The Future for Pebble We Are Trying to Avoid


The scary dangerous Pebble Mine project took another body blow last week when First Quantum Minerals Ltd. backed out of an agreement it made with Northern Dynasty in mid-December. Pebble Mine is back on life support. But conservationists, salmon lovers and the fishing industry have thought the project was dead before, only to have it crawl back into our lives. So WC will try to drive another stake through the heart of the monster.

The mining industry has been here in Idaho for more than a hundred years. It’s legacy is a series of abandoned mines leaching pollution into Idaho’s waters. WC will look at the history of one such mine, its legacy and the ongoing, nightmarish problems it has created.

The Triumph Mine is located in the headwaters of the East Fork of the Big Wood River, a world-famous trout stream that flows through Hailey and Ketchum, Idaho and a lot of very expensive real estate around Sun Valley Ski Resort. The Triumph Mine was active more or less continuously from 1883 to 1957, producing lead, silver and zinc. Since then, it has passed through the hands of several owners, most of whom did nothing with the mine or the pollution leaching from the spoil and the running out of the adit. The pollution, including arsenic, manganese and cadmium, ran in to the East Fork of the Big Wood River.

The mess qualified as a Superfund site under the Clean Water Act. But the State of Idaho and Blaine County, where the mine is located, resisted classification of Triumph Mine as a Superfund site because when your principal industry is tourism, having a Superfund site nearby is kind of a bummer. The State of Idaho and Blaine County promised to work with the mine operators to clean the mess up.

That was in the 1990s. And, of course, Triumph Mine is still dumping heavy metals into the Big Wood River. You wouldn’t want to drink the water up there, or eat a fish you caught. Cadmium poisoning is seriously bad news.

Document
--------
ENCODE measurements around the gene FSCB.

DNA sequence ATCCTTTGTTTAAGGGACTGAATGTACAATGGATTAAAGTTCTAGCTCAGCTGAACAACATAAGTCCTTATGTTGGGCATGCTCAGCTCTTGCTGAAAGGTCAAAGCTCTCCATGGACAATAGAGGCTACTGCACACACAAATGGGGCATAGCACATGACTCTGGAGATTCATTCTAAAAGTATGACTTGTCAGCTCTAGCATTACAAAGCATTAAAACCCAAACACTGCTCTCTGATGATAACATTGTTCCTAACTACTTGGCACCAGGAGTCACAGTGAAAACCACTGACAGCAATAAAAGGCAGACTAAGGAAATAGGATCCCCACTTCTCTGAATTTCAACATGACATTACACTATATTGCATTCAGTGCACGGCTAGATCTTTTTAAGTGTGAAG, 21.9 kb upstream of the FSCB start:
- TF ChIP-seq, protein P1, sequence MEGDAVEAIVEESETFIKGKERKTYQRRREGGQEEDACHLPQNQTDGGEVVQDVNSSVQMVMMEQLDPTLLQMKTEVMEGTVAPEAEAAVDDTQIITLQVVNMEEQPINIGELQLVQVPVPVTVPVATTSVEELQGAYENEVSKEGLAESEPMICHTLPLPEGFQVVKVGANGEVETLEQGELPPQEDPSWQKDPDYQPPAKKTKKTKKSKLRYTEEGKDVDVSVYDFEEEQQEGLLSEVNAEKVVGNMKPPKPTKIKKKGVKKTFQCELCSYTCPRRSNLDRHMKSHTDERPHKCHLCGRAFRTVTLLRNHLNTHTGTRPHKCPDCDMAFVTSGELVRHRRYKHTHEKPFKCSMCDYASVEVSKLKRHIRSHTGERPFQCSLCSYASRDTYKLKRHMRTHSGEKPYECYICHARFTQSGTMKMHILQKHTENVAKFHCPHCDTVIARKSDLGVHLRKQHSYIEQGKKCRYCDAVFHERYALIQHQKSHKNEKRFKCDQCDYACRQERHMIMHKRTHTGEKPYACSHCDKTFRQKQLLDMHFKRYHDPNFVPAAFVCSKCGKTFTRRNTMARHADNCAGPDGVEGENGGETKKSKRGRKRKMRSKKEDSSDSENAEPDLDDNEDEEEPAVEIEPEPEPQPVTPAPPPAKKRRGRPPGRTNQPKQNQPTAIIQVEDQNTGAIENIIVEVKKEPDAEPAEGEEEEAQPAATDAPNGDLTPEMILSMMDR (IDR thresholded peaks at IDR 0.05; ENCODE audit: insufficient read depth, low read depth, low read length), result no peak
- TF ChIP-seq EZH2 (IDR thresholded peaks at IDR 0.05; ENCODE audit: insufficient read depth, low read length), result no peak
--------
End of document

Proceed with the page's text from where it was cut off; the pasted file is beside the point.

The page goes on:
The State of Idaho has kind of tried but mostly given up. The mine owners have filed bankruptcy. The crap is still running in to the river. And the State of Idaho, 20 years on, still doesn’t have a National Pollutant Discharge Elimination System (“NPDES”) permit in place. It’s a violation of the Clean Water Act. Idaho Conservation League,1 through its attorneys, Advocates for the West, have given the statutory sixty day notice before suing the State of Idaho in federal court, a lawsuit ICL is certain to win.

You can read the 60-day letter, if you are curious. It’s hardly a secret.

Why tell you about Triumph Mine? Because WC doesn’t want it to be the model for a possible Pebble Mine. “Letting contaminated mine water flow untreated – and without a permit – into the Big Wood River is unacceptable,” said Staff Attorney Bryan Hurlbutt. “This is yet another example of mining companies profiting and walking away, leaving Idahoans on the hook to cleanup the mess.”

WC doesn’t want to have Alaskans stuck with cleaning up a mess at Pebble Mine. And don’t try to tell WC that Pebble “will be different.” There are too many Triumph Mines across the West – and, for that matter, throughout the world – for such a claim to have any credibility. Northern Dynasty, if it gets the chance, will take its profit and walk away. Never doubt it.

We can’t let that happen. We won’t let that happen. Just say “No” to Pebble Mine.

 


  1. Disclaimer: WC is a member of the Board of Directors of Idaho Conservation League. Make of that what you will. 
Advertisements